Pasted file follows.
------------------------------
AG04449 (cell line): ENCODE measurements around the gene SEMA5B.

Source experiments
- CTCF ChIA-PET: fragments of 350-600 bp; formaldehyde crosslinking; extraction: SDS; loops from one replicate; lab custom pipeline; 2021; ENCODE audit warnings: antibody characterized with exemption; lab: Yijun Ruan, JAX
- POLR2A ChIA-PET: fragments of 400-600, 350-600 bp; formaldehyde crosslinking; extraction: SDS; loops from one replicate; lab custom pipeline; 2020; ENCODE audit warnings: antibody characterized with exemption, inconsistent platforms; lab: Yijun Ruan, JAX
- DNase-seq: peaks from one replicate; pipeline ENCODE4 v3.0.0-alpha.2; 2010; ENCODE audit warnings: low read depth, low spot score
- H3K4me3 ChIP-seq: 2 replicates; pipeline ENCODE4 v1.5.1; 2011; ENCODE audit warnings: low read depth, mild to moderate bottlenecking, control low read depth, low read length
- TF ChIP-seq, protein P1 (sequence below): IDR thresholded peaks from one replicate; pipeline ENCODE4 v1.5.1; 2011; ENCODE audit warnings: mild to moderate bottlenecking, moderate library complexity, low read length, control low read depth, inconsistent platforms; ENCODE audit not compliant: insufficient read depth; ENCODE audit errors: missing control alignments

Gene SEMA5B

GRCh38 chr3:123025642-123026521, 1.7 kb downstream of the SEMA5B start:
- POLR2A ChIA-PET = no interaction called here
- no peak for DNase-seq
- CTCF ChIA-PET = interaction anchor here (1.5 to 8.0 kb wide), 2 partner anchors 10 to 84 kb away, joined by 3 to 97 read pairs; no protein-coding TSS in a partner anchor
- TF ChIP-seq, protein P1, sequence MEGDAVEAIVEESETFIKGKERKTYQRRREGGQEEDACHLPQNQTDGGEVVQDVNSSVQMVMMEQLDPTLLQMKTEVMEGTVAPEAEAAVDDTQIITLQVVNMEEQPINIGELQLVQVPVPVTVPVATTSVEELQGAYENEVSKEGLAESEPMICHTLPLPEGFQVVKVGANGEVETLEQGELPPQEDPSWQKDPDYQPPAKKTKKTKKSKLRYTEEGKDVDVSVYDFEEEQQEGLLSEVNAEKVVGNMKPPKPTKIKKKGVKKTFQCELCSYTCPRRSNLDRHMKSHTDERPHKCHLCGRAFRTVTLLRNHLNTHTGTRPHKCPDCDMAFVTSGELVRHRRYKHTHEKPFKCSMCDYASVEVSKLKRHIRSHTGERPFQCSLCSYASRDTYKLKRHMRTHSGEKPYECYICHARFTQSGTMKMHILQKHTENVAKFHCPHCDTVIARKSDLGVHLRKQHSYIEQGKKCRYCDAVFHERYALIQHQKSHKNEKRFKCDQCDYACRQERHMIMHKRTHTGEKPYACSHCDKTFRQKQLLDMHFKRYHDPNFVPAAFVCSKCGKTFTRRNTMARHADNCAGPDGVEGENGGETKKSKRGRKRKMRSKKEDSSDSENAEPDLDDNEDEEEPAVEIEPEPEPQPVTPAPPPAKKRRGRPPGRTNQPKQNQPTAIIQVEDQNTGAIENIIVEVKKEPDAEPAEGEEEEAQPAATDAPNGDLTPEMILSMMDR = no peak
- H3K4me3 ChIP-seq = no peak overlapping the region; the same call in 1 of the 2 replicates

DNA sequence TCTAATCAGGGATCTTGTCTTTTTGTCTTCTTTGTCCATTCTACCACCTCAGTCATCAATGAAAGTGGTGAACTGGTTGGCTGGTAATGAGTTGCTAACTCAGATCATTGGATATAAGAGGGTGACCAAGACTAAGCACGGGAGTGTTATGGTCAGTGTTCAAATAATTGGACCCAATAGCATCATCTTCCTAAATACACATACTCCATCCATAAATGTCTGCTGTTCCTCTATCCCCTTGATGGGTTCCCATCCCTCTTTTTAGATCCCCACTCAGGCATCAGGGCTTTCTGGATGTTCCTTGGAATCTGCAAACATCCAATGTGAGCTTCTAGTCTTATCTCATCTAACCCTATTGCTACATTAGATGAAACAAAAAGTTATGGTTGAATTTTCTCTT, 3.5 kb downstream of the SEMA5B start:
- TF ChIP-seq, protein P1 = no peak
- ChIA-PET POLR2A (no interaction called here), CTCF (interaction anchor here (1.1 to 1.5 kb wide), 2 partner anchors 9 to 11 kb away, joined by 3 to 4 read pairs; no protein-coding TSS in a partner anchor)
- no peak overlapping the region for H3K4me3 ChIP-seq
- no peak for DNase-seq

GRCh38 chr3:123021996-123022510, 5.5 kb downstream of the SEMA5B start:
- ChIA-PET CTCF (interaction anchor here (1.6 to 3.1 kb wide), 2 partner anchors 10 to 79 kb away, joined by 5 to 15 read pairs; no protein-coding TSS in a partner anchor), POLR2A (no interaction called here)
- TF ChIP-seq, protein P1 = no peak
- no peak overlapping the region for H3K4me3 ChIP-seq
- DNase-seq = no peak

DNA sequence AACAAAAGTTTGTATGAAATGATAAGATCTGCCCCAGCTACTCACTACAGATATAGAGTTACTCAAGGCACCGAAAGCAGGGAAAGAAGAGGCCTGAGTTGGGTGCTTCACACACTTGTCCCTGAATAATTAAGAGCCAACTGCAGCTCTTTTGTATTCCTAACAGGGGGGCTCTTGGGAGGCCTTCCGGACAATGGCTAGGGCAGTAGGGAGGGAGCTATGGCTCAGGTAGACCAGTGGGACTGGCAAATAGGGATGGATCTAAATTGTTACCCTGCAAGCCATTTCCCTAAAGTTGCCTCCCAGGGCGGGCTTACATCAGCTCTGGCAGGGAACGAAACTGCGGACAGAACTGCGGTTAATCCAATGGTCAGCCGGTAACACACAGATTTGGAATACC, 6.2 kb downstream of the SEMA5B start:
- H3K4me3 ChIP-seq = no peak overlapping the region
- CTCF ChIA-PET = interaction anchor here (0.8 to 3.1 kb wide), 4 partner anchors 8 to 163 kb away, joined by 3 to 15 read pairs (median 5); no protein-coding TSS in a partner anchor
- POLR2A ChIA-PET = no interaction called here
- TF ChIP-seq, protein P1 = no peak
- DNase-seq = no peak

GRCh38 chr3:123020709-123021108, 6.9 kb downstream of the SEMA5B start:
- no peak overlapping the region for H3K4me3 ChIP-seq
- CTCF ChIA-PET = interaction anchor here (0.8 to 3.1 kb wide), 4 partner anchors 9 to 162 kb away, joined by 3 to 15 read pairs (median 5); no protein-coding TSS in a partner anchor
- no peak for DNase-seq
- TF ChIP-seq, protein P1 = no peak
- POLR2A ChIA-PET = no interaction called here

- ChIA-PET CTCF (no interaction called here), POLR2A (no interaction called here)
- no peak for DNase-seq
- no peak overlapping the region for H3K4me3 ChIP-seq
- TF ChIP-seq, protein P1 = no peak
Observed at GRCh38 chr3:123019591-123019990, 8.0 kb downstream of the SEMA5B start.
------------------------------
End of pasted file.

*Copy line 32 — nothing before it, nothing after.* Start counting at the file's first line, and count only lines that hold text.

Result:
- no peak overlapping the region for H3K4me3 ChIP-seq